Here’s what Maine’s 5 ballot questions will look like

Secretary of State Matt Dunlap’s office has released the wording of five citizen-initiated referendums that will appear on the Nov. 8 ballot. The release of the questions starts a 30-day public comment period, after which the questions will be finalized.

The questions are as follows:

  • An Act to Establish Ranked-choice Voting: “Do you want to change Maine election law to allow voters to rank their choices of candidates for U.S. Senate, Congress, Governor, State Senate and State Representative?”
  • An Act to Legalize Marijuana: “Do you want to legalize the possession and use of marijuana by persons who are at least 21 years of age, allow state and local regulation of retail sales of marijuana, and allow state regulation of the cultivation, manufacture, testing and distribution of marijuana?”
  • An Act to Raise the Minimum Wage: “Do you want to raise the minimum hourly wage of $7.50 to $9.00 in 2017, and in $1.00 increments up to $12 in 2020; and to raise it for service workers who receive tips from the current rate of $3.75 to $5 in 2017, in $1.00 increments up to $12 in 2024?”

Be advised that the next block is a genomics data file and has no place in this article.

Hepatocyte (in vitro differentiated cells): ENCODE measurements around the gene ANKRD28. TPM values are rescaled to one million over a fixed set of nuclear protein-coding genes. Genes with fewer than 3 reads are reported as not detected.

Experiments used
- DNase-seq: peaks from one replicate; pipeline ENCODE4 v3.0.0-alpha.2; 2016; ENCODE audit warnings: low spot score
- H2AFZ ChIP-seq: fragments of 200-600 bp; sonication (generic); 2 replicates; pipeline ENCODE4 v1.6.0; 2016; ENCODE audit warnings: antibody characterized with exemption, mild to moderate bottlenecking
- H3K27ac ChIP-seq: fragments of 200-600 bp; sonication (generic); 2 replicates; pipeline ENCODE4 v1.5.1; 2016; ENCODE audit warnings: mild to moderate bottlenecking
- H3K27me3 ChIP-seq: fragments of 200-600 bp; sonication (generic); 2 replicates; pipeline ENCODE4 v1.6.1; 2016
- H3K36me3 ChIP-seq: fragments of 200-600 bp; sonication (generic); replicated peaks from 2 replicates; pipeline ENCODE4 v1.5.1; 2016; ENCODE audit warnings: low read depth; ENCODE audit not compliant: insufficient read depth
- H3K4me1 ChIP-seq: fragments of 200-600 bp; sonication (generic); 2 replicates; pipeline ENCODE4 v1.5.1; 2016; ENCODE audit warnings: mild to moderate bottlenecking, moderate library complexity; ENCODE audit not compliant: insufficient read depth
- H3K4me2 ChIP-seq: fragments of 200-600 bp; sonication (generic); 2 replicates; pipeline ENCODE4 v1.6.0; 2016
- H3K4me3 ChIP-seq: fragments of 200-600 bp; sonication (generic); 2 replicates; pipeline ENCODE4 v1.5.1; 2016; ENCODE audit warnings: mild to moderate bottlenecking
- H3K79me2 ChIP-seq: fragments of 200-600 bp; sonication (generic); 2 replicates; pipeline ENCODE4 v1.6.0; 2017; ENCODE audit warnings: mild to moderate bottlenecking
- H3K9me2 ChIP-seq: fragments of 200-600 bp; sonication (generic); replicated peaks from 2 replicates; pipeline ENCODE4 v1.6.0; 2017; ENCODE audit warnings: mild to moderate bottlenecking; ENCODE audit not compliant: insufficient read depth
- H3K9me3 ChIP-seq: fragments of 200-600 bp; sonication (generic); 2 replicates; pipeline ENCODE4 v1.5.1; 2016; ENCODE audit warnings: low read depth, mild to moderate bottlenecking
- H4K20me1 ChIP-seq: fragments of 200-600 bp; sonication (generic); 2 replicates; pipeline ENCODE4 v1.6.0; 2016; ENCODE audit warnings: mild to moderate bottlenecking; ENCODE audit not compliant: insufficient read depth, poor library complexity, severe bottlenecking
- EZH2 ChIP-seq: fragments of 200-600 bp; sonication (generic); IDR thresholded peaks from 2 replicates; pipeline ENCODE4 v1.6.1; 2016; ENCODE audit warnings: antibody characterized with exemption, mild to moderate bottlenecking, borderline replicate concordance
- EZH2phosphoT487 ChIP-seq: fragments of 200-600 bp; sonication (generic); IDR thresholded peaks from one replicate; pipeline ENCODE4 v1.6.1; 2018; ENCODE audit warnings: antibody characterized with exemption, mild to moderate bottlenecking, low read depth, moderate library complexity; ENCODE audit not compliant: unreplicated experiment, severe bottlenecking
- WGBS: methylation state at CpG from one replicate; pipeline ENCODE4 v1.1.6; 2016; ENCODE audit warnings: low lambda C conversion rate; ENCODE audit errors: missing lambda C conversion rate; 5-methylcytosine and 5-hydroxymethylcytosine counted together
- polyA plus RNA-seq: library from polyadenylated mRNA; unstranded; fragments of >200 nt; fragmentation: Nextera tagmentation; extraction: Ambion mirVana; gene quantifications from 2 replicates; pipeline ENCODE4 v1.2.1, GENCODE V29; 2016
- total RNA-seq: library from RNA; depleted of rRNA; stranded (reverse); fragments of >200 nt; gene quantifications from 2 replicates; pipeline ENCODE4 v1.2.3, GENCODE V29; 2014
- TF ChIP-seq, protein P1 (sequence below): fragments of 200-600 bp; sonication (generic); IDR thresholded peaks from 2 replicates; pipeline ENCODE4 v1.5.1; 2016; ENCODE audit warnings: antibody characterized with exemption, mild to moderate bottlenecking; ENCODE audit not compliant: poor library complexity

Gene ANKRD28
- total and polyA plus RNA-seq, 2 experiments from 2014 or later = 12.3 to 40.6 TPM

• An Act to Require Background Checks for Gun Sales: “Do you want to change Maine law to require background checks prior to the transfer of firearms between individuals, with some exceptions for certain circumstances?”
  • An Act to Establish The Fund to Advance Public Kindergarten to Grade 12 Education: “Do you want to establish a Fund to support kindergarten through 12th grade public education by adding a 3% surcharge on Maine taxable Income above $200,000?”

Public comments are due June 13. To see the full language of each of the five initiatives, click here. The ballot order of the referendum questions will be determined by random drawing after the comment period.

Christopher Cousins

About Christopher Cousins

Christopher Cousins has worked as a journalist in Maine for more than 15 years and covered state government for numerous media organizations before joining the Bangor Daily News in 2009.